Channel 4 is putting a brave face on its move to Leeds – talking with great passion and fervour about the new investment in the regions and the work it will do.


It will, they say, open up C4 to people outside London, stand up for communities and diversity and respond to the hunger for TV content reflecting the breadth of the UK that exists both inside this country and abroad.

It all sounds very fine, and there is a lot of political support for the move, which was announced on Wednesday and comes 15 months after the Government told C4 it must move out of London in its 2017 General Election manifesto pledge.

But it could spell long-term trouble for the broadcaster (when it comes to fruition in five years’ time) – as many within the organisation acknowledge.

No-one in their right mind would argue that investment outside London is a bad thing. No one is arguing that London should be the centre of the media and TV universe. But Channel 4 really is the wrong broadcaster to use for this initiative, as it argued in its long discussion with Government, when it opposed the plans.

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Throughout the discussion, the Government cited the example of the BBC’s launch of a “northern powerhouse” in Salford, where BBC Sport and Radio 5 Live are now based. But C4’s argument was always that the BBC, which is directly funded by the licence fee and not from advertising, has the capacity to facilitate real change in a place like Salford in a way that a “publisher” broadcaster like C4 with no production capacity of its own doesn’t.

C4 commissions all its shows from independent production companies and is dependent on an uncertain ad-funded revenue stream for its survival.

Relocating 300 of its 820 staff who are all in some way or other engaged in commissioning would simply not have a material impact in the way the Salford move did when around 3,000 of the BBC’s 18,000 plus staff went north.

With Salford, the whole gamut of roles – presenters, floor managers, directors, commissioning people and everyone else involved in programme making – moved to the new Salford base. Leeds will attract 300 jobs which is great for the city, but not life changing.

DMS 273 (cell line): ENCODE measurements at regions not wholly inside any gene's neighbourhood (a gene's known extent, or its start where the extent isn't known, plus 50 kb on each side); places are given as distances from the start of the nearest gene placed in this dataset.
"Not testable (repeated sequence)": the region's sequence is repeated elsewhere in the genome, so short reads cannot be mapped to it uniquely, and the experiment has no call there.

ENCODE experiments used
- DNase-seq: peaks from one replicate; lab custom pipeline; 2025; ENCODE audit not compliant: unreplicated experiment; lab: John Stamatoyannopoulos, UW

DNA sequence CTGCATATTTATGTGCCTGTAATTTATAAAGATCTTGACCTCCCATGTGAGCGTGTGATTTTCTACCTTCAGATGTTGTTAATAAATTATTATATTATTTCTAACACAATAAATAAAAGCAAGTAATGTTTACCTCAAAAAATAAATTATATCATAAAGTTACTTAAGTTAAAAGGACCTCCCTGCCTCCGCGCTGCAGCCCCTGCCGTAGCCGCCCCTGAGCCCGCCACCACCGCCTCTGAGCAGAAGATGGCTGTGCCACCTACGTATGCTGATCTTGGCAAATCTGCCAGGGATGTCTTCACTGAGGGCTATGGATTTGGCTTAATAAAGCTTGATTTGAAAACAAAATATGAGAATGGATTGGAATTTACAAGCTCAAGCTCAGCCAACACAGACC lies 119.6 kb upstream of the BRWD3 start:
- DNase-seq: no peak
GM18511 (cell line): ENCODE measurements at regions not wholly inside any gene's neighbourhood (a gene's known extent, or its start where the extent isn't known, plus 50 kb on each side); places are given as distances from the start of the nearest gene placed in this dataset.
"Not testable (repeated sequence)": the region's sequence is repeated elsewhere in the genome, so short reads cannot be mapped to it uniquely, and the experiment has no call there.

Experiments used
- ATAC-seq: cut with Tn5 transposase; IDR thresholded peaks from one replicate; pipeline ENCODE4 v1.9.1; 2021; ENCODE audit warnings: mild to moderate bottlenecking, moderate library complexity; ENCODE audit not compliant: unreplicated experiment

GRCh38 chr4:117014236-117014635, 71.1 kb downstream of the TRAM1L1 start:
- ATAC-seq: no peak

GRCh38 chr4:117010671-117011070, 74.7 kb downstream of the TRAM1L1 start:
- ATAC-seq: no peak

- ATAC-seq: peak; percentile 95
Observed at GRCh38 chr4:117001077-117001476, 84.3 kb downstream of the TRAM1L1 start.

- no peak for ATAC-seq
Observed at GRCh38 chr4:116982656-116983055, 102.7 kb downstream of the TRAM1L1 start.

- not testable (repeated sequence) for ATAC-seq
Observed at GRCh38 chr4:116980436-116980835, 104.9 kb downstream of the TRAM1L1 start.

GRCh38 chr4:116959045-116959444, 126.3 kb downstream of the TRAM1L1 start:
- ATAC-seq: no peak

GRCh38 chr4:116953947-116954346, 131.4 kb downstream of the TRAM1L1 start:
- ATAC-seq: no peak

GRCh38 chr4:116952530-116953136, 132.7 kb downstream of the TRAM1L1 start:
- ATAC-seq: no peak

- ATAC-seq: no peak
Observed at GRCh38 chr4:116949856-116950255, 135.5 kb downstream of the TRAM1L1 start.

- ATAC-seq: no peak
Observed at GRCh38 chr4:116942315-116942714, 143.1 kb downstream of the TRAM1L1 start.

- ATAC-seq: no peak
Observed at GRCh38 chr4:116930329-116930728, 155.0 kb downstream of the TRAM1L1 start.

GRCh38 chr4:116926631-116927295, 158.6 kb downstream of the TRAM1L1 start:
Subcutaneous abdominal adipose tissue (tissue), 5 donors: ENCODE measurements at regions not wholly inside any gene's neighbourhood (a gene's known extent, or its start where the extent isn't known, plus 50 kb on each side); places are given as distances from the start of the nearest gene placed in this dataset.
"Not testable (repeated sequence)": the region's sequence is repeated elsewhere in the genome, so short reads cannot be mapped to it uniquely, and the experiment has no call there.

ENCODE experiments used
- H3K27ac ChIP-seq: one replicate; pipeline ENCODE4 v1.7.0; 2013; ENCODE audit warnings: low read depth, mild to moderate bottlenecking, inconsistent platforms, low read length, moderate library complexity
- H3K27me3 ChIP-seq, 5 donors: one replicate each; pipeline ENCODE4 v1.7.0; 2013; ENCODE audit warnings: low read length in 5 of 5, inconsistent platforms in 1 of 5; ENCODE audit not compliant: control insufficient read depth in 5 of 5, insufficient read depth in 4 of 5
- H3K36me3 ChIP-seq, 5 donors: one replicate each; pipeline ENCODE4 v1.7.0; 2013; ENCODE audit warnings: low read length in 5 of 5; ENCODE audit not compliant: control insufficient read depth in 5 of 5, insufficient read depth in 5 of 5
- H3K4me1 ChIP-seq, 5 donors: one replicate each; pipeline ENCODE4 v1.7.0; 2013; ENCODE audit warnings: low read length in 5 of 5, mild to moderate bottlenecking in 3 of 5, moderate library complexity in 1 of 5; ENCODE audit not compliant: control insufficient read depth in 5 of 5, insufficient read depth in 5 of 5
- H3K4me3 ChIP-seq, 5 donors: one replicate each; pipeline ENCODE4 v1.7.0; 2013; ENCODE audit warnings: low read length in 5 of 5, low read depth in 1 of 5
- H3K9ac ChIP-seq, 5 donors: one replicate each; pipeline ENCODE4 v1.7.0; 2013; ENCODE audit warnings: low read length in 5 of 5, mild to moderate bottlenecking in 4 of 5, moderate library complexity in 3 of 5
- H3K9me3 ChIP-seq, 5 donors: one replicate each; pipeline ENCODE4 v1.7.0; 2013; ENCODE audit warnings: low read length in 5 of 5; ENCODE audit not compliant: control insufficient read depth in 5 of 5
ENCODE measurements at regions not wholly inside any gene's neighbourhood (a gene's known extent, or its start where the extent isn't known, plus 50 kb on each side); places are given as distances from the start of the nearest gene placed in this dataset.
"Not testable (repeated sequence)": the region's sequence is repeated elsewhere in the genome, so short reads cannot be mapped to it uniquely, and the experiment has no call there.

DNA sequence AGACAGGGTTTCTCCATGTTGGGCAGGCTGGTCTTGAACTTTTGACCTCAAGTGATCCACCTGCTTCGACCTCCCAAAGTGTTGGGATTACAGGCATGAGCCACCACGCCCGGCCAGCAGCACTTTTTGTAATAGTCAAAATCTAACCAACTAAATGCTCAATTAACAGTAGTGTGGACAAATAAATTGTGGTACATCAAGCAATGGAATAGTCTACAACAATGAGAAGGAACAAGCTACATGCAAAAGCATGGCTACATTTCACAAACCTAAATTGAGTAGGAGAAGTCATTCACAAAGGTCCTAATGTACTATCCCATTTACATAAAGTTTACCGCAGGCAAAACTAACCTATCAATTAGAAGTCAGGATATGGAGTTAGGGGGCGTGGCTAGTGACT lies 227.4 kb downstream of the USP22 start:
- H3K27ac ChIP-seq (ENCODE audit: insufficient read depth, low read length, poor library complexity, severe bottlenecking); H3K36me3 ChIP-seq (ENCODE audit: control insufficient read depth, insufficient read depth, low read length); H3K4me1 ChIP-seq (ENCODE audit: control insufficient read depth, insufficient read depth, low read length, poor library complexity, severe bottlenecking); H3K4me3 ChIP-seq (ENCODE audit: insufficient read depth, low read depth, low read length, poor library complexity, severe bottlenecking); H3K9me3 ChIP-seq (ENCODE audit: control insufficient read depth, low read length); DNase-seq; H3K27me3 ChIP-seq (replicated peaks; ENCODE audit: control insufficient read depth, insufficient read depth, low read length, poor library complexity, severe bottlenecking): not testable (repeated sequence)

Channel 4 is also facing buffeting winds in the new TV world. While most broadcasters seem to think the key to survival now lies in subscriptions and content production, C4 doesn't make its own programmes so is reliant on an ad funded model which is very vulnerable to economic downturns

If Brexit causes a recession, then its revenues could fall sharply. Advertising revenues are holding up according to most estimates, but always take a hit during tougher times, as C4 knows to its cost after 9/11. Since then it has established cash reserves of around £200m and has assets worth around £450m. But it could still struggle.

There are people at C4 who are optimistic about the move. But as one staffer there put it to me: ”Times are tough and it’s a war out there with Netflix and Amazon moving in. And in a war you don’t split your troops up in the face of the enemy.”

Other pessimistic voices are even wondering whether this could spell the beginning of the end of the broadcaster.

As another staffer tells me: “The question isn’t about putting a few jobs in Leeds. The urgent question for them is where does C4 sit globally? The Leeds move looks good but it won’t make much impact, either. The numbers involved are too small, it won’t be an economic driver for the city. And when you are ad funded and all of the leading ad agencies are, whether you like it or not, based in London, it doesn’t make commercial sense.”

Time will of course tell.

There are positive things to be said for C4 which is having a good creative time of it – shows like Derry Girls and No Offence are riding pretty high. And Bake Off is providing a useful plank in the schedule. It's been a critical and commercial success, which (like Big Brother before it) is helping fund the kind of experimental and off-beat programmes C4 was set up to create.


But splitting your staff in half when times could get really tough across TV? That could be a real problem in the longer term.